U.S. automobile manufacturers reported yesterday that car sales in early September tumbled 15 percent from year-earlier figures, ending a record-breaking late summer selling spree.
Separately, a New York research organization reported that consumers' expectations for the future of the economy brightened a bit in August but remained far below the optimism expressed at this time in 1977.
The big four auto firms reported combined sales totaled 134,642 units in the first 10 days of the month, down sharply from the 180,725 units sold a year ago. The daily rate of sales average 19,234 for the period, compared with a 22,591 daily rate last year when there was one additional selling day.
General Motors Corp., which led the industry to a record period 10 days earlier, led the decline this time with a 24 percent sales drop from year-ago figures. GM's sales totaled 65,735 units, compared with 98,806 in the comparable period last year. Company officials said the drop was "not unexpected" after GM's record August performance which was boosted by dealer incentive contests.
The No. 1 auto firm saw tis share of the domestic market drop from 62 percent in the closing August period to 48.8 percent in early September.
Ford Motor Co., though gaining only slightly from its year-ago performance, boosted its market share to 36.6 percent from the 24.2 percent share 10 days earlier. Ford's sales totaled 49,290 units for the period, up 0.7 percent from last year.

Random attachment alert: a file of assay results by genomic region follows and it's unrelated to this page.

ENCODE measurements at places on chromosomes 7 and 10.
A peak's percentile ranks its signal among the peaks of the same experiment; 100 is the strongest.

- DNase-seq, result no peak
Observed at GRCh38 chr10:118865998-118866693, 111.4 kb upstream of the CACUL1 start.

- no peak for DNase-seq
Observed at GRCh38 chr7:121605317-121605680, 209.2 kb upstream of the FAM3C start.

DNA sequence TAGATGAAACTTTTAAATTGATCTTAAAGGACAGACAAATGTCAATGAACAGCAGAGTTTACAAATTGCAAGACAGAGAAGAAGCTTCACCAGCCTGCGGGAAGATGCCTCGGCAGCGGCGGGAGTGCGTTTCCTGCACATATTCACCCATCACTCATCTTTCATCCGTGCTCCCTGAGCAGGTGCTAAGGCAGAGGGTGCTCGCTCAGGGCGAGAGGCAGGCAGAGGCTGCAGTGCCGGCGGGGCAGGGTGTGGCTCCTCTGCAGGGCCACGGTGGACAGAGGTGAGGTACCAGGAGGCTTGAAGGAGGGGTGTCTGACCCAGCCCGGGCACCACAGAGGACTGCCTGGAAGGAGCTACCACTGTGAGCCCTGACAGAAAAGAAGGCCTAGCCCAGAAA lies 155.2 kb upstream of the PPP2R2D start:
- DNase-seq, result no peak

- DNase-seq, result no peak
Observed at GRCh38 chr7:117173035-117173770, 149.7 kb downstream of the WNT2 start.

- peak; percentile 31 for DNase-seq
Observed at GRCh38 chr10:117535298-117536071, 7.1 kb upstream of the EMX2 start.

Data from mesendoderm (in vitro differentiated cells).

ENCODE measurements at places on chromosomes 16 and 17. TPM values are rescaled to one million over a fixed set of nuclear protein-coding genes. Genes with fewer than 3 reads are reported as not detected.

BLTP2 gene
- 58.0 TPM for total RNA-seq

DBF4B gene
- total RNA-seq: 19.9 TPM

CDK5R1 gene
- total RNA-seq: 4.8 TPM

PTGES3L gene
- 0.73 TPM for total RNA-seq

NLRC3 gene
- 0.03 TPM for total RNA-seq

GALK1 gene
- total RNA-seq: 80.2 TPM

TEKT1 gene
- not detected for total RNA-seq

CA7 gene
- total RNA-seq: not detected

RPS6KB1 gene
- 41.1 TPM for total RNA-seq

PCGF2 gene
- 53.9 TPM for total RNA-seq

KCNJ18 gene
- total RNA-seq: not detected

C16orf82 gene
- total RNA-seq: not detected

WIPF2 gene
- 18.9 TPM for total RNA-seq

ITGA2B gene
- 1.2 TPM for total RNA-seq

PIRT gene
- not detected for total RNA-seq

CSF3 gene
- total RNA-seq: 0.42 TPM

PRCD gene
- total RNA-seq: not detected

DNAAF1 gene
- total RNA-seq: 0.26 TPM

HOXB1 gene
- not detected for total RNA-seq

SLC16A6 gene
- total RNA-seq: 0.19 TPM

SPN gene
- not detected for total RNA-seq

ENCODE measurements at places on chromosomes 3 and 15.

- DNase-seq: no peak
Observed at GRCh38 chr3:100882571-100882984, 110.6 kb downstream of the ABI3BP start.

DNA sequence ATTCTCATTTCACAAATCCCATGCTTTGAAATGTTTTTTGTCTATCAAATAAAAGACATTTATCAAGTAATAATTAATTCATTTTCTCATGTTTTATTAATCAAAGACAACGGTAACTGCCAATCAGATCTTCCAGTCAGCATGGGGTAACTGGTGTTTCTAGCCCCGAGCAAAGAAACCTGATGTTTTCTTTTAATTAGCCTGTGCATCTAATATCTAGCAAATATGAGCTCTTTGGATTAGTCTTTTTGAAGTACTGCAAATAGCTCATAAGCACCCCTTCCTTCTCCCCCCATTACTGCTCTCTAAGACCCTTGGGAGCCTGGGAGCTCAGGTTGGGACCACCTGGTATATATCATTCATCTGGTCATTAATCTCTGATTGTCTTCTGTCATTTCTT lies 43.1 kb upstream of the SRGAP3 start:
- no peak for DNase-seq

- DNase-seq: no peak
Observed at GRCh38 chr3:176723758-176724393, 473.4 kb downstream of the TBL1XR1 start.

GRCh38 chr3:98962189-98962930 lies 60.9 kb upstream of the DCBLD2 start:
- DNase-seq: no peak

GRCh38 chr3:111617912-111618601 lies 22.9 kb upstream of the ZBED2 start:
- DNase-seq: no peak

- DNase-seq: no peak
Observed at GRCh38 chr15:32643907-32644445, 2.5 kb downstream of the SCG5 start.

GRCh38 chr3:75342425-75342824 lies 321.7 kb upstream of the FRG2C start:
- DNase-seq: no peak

Chrysler Corp. reported a 19 percent drop in sales of 16,058 passenger cars. American Motors Corp. posted a modest 2.2 percent gain with sales totaling 3,559. Ford, GM and AMC's figures included early sales of 1979 models. Chrysler spokesman said the No. 3 auto firm will not begin reporting its '79 sales until official introduction later this month.
So far this year the big four autp firms have sold 6,478,946 passenger cars, up 2.1 percent from the 1977 period.
The report on lagging consumer confidence was published by private business research organization.
A monthly "consumer confidence index," based on interviews with 5,000 families nationwide, rose to 91.5 in August after dipping 3.7 points in July to 88.8. In February, when severe winter weather sharply restricted economic activity, the index was at its 1978 high of 103.8.
The index combines answers to questions on current business and employment conditions, on prospects for the next six months and on personal finances. The Conference Board has set 1969-1970 as the base period for the index, with a reading then of 100.
According to the survey, consumers believe the current economic situation has turned down slightly, measuring 91.7 in August against 92.5 in July. But their assessment of the future is more rosy, rising to 91.4 from 86.3 a month before.
More respondents told the Conference Board's poll-takers in August than in July that they intend to buy autos, homes, major applances and carpets in the next six months. But Federal Reserve figures suggest the nation's buying plans may be turning down, rather than up.